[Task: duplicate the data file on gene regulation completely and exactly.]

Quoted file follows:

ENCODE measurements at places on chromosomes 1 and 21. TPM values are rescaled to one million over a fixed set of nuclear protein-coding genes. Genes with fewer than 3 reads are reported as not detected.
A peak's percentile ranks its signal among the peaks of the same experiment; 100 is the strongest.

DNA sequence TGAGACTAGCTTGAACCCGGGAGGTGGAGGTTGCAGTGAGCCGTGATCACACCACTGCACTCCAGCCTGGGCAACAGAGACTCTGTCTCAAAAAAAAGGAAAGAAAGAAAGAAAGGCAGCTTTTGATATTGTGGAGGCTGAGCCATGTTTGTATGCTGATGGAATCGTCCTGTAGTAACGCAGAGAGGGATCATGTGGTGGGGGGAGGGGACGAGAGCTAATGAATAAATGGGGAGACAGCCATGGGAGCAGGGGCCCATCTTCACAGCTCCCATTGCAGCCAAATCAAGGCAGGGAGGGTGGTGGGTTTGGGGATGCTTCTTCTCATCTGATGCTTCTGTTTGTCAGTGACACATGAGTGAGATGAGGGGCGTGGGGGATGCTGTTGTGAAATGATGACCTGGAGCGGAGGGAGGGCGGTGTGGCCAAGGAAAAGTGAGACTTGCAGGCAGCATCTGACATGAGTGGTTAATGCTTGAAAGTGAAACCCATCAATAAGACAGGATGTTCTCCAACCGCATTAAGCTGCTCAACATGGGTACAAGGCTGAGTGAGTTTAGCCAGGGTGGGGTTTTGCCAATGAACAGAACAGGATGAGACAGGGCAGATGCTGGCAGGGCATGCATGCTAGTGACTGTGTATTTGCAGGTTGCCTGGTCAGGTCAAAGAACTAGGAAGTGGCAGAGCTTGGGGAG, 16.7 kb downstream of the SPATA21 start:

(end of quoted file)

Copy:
ENCODE measurements at places on chromosomes 1 and 21. TPM values are rescaled to one million over a fixed set of nuclear protein-coding genes. Genes with fewer than 3 reads are reported as not detected.
A peak's percentile ranks its signal among the peaks of the same experiment; 100 is the strongest.

DNA sequence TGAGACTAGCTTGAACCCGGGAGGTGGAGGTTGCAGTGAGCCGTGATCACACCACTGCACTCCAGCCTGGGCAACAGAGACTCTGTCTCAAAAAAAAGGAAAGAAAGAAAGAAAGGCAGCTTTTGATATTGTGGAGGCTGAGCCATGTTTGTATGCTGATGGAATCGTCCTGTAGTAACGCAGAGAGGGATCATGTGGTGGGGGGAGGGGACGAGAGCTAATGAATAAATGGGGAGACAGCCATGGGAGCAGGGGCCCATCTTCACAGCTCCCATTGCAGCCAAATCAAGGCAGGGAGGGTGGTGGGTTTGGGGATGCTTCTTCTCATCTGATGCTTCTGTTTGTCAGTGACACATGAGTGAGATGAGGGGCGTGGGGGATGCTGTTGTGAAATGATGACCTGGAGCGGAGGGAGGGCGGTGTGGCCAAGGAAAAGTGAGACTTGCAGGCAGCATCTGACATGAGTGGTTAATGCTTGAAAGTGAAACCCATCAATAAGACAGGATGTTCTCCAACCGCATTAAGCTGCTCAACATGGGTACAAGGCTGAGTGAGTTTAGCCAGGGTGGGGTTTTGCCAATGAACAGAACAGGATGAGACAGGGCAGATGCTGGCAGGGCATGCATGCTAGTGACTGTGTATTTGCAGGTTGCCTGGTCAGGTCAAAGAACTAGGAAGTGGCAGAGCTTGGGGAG, 16.7 kb downstream of the SPATA21 start: